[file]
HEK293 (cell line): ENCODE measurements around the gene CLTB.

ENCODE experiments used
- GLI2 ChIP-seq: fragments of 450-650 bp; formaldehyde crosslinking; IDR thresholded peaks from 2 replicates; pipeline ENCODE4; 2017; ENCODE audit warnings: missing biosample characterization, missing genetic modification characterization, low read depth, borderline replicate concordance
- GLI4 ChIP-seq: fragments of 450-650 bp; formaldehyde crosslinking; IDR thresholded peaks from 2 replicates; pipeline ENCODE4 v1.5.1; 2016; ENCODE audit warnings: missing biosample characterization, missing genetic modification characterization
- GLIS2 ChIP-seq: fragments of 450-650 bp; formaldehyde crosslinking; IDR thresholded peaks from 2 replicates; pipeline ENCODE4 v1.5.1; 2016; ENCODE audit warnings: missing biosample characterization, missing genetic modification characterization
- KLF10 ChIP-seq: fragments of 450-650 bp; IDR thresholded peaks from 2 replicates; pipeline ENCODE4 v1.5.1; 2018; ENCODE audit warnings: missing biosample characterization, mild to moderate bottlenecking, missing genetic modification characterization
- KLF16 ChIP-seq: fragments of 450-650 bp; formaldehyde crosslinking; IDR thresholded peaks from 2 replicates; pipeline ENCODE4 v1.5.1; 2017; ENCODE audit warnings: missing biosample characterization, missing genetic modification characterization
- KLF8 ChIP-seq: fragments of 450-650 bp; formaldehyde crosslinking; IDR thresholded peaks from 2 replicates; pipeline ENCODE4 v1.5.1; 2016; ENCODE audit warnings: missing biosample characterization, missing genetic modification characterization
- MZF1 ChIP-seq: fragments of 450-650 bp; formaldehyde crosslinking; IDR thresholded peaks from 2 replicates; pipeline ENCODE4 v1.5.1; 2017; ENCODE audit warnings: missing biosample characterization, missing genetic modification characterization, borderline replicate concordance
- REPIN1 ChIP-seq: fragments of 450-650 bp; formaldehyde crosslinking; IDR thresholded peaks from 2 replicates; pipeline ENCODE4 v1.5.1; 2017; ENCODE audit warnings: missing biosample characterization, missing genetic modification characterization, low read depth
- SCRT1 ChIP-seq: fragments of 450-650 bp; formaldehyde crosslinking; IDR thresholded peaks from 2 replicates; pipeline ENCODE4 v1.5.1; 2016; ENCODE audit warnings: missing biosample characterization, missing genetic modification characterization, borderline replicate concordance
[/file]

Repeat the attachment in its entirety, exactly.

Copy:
HEK293 (cell line): ENCODE measurements around the gene CLTB.

ENCODE experiments used
- GLI2 ChIP-seq: fragments of 450-650 bp; formaldehyde crosslinking; IDR thresholded peaks from 2 replicates; pipeline ENCODE4; 2017; ENCODE audit warnings: missing biosample characterization, missing genetic modification characterization, low read depth, borderline replicate concordance
- GLI4 ChIP-seq: fragments of 450-650 bp; formaldehyde crosslinking; IDR thresholded peaks from 2 replicates; pipeline ENCODE4 v1.5.1; 2016; ENCODE audit warnings: missing biosample characterization, missing genetic modification characterization
- GLIS2 ChIP-seq: fragments of 450-650 bp; formaldehyde crosslinking; IDR thresholded peaks from 2 replicates; pipeline ENCODE4 v1.5.1; 2016; ENCODE audit warnings: missing biosample characterization, missing genetic modification characterization
- KLF10 ChIP-seq: fragments of 450-650 bp; IDR thresholded peaks from 2 replicates; pipeline ENCODE4 v1.5.1; 2018; ENCODE audit warnings: missing biosample characterization, mild to moderate bottlenecking, missing genetic modification characterization
- KLF16 ChIP-seq: fragments of 450-650 bp; formaldehyde crosslinking; IDR thresholded peaks from 2 replicates; pipeline ENCODE4 v1.5.1; 2017; ENCODE audit warnings: missing biosample characterization, missing genetic modification characterization
- KLF8 ChIP-seq: fragments of 450-650 bp; formaldehyde crosslinking; IDR thresholded peaks from 2 replicates; pipeline ENCODE4 v1.5.1; 2016; ENCODE audit warnings: missing biosample characterization, missing genetic modification characterization
- MZF1 ChIP-seq: fragments of 450-650 bp; formaldehyde crosslinking; IDR thresholded peaks from 2 replicates; pipeline ENCODE4 v1.5.1; 2017; ENCODE audit warnings: missing biosample characterization, missing genetic modification characterization, borderline replicate concordance
- REPIN1 ChIP-seq: fragments of 450-650 bp; formaldehyde crosslinking; IDR thresholded peaks from 2 replicates; pipeline ENCODE4 v1.5.1; 2017; ENCODE audit warnings: missing biosample characterization, missing genetic modification characterization, low read depth
- SCRT1 ChIP-seq: fragments of 450-650 bp; formaldehyde crosslinking; IDR thresholded peaks from 2 replicates; pipeline ENCODE4 v1.5.1; 2016; ENCODE audit warnings: missing biosample characterization, missing genetic modification characterization, borderline replicate concordance